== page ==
The knife is a full tang design, of 1095 high carbon steel, finished with a matte finish that Condor describes as “natural,” whatever that means. The blade is 4.2 inches long and 0.10 inches thick, or 3mm for everyone outside the US. Overall length is 9.1 inches, with 4.9 inches of that being the polypropylene handle.
The handle is molded over the full tang and is oval in cross section, with molded checkering and the Condor logo on both sides. There’s a lanyard hole that goes through both the grip and tang, underneath, that’s large enough to easily accommodate paracord. The tang extends slightly past the grip, for use as a striking surface or scraping.
The sheath is a simple—but very functional—tube style, made of the same polypro material as the handle. It has drainage holes in the bottom and a leather belt loop, riveted on. The Bushglider locks securely into place and is popped free by pulling on the handle, while applying pressure to the sheath with your thumb. There’s even a grooved spot on the sheath for you thumb, to provide a positive grip. The sheath and handle color match in your choice of Black, Army green, Safety orange and Desert tan.
The Bushglider has a good feel in hand. The grip is big enough and fat enough to fill the hand comfortably, while providing enough texture for a good grip—even when wet or slick with blood—without being overly large. It’s very well suited to a saber grip and excels in a hammer grip, which makes sense considering its wood carving oriented cousin, the Terrasaur.
The factory edge on the Bushglider was good but could be tuned up a little before use. Being 1095 it’s easy to sharpen and holds a good edge; although keep in mind, it’s not a fad wonder steel, it will need regular maintenance in both the form of cleaning/oil and stropping or sharpening.
We did a mix of work with the Bushglider, including some basic carving for tent stakes, batoning, trap making and fire prep. The spine is sharp enough to use with a ferro rod, although I may hit it with a file and sharpen it up a little more for that purpose. While it may not have been quite the wood worker that the Scandi Terrasaur is, it performed quite well and is probably a little more of a versatile grind for its more intended tasks as a hunting and general-purpose camp knife.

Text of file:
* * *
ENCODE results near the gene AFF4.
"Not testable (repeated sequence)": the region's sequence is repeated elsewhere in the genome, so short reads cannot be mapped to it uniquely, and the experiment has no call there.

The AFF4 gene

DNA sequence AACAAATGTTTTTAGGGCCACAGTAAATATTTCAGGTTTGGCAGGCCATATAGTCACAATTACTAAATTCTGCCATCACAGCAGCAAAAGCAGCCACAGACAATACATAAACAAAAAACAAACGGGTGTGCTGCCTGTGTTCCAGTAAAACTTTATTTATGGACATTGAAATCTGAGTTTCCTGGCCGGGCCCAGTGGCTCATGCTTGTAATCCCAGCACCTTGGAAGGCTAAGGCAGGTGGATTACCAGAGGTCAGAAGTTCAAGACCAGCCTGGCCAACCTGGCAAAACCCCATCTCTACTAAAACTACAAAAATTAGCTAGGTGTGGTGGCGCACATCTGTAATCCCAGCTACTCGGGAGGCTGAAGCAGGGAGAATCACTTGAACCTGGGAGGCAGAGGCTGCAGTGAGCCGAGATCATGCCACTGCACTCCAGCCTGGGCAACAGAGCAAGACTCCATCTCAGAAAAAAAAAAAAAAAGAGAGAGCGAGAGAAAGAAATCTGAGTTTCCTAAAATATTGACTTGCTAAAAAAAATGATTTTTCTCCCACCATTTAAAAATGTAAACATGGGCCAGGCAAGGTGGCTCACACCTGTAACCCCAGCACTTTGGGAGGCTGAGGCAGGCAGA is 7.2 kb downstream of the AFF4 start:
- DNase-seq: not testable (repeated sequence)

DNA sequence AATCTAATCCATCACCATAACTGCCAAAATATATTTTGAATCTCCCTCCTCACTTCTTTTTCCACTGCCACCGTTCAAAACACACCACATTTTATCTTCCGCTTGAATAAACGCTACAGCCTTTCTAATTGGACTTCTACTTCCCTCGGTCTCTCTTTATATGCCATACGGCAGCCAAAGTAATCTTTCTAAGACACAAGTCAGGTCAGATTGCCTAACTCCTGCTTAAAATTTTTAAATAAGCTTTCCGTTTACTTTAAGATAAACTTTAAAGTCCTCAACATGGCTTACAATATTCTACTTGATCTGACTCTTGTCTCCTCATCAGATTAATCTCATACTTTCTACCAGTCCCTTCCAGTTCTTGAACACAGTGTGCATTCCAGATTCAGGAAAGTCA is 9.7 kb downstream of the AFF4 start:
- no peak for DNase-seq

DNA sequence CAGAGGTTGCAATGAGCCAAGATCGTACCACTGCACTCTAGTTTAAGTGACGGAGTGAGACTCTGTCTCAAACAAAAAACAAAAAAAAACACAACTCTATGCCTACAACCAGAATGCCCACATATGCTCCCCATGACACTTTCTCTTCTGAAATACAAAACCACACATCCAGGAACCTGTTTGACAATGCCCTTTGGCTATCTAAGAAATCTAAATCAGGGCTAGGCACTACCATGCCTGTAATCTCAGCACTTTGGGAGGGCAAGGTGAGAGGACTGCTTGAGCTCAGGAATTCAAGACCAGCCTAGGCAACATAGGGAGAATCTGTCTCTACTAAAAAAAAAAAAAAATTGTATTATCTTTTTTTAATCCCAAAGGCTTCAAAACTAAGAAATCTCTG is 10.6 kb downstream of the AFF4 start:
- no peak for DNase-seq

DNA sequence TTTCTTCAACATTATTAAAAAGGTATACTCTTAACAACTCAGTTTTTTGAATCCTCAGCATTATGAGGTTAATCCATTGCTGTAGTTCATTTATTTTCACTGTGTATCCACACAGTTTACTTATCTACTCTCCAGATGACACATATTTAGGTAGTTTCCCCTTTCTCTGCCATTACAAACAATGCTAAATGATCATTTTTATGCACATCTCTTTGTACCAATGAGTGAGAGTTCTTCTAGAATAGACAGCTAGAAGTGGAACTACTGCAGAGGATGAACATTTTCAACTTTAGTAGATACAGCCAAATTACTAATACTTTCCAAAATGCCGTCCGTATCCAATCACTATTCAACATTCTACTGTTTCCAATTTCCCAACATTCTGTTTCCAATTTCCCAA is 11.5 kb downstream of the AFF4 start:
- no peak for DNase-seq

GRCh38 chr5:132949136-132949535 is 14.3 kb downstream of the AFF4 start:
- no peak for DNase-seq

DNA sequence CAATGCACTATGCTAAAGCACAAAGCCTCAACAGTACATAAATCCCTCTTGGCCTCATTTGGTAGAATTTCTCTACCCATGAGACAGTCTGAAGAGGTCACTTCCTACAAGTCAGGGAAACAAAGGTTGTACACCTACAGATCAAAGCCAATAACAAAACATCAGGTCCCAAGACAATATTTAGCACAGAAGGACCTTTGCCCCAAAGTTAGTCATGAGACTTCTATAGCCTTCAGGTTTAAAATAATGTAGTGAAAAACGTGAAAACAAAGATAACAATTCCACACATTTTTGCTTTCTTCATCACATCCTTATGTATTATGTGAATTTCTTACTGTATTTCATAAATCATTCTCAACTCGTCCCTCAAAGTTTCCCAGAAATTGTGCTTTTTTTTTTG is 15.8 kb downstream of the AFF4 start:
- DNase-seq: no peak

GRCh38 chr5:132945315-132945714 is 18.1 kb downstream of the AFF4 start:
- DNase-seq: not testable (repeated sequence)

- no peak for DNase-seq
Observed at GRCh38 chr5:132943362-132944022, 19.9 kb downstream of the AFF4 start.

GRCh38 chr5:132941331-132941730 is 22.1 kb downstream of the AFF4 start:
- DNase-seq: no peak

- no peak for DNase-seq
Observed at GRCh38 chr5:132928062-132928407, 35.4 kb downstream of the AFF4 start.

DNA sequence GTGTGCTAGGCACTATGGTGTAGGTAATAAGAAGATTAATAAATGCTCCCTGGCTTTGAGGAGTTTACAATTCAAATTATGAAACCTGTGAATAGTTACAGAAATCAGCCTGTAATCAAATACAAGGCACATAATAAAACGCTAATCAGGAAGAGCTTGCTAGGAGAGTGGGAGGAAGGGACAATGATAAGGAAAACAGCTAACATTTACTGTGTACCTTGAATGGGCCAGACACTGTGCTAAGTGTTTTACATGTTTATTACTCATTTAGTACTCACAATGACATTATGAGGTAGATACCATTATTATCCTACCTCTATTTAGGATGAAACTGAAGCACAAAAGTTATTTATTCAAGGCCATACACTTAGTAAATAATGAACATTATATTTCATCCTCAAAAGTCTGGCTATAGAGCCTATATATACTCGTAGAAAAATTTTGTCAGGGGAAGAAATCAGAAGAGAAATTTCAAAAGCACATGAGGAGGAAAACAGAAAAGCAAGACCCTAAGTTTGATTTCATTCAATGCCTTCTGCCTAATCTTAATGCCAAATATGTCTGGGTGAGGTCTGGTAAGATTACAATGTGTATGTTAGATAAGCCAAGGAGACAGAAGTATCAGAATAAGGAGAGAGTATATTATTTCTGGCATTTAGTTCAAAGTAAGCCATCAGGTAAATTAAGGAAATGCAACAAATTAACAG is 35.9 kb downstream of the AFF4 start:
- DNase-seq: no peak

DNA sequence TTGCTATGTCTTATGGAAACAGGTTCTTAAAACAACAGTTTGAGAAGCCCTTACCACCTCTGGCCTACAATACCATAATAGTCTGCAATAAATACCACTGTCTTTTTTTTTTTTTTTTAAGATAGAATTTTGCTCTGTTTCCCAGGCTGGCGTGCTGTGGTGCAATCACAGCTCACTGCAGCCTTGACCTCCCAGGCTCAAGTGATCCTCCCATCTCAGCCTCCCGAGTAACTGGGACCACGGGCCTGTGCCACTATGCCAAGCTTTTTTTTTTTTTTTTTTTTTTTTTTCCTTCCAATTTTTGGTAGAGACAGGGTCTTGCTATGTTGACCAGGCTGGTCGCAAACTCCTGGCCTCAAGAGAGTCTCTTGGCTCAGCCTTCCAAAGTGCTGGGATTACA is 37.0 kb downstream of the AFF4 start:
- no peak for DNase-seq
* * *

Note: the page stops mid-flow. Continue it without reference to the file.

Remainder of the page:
With an MSRP of $49.98, and street prices running a few bucks less than that, the Bushglider is an impressive piece of kit on its own—especially when paired with the Bushcraft Tomahawk for heavy work and the Krakatoa for finer tasks.
The Krakatoa is Condor’s second folder, following up on the Matt Graham designed liner lock Primitive Bush Folder.
The Krakatoa is a frame lock and overall beefier design. It uses a stainless-steel frame with your choice of a micarta or walnut handle scale on the presentation side. My sample had the walnut scale, which featured the Condor logo engraved into it.
Interestingly, the blade of the Krakatoa is 1095 High Carbon steel, with a Scandi grind. It’s an unusual choice for a modern frame lock but makes sense on a folding bushcraft knife, where a lot of users prefer carbon steel and a Scandi edge. It sets the knife apart from the myriad other frame lock folders out there too.
The 3.5-inch drop point blade features dual thumb studs, for ambidextrous opening, and rolls open smoothly. You can also snap it open with a flick of the wrist, once you thumb the blade about a third of the way open.
The handle is almost four and half inches long and provided a comfortable, solid grip for my average sized hands. Condor did a nice job of dehorning the edges too, so there was nothing to cause discomfort or hot spots during use. It also keeps the knife from wearing on clothing when you’re carrying it in your pocket, via the deep carry pocket clip mounted to the obverse side of the frame. This sets the knife up for tip down, right hand carry, which is perfect for me, although opinions on that vary.
Since folders are a relatively new thing for Condor, they looked at this project with a set of fresh eyes. They did a lot of in-house testing of other folders, and lock styles, on the market and Condor Engineer Jorge Umana started noticing where most common locks failed. He found that with common locks, they tend to break along the middle of the locking bar, where the lock flexes to engage the blade.
Jorge came up with the patent pending CondorLock to deal with this issue. By adding a polygon shaped cutout, at the bend point of the lock, the force of the lock is dispersed into the handle, relieving stress on the lock bar and creating an overall stronger, more durable lock. Now, I’m not an engineer but I think I got that explanation right. The end result, though, is a very strong lock that solidly engages the blade yet is still easy to disengage and should outlast conventional frame and liner lock designs.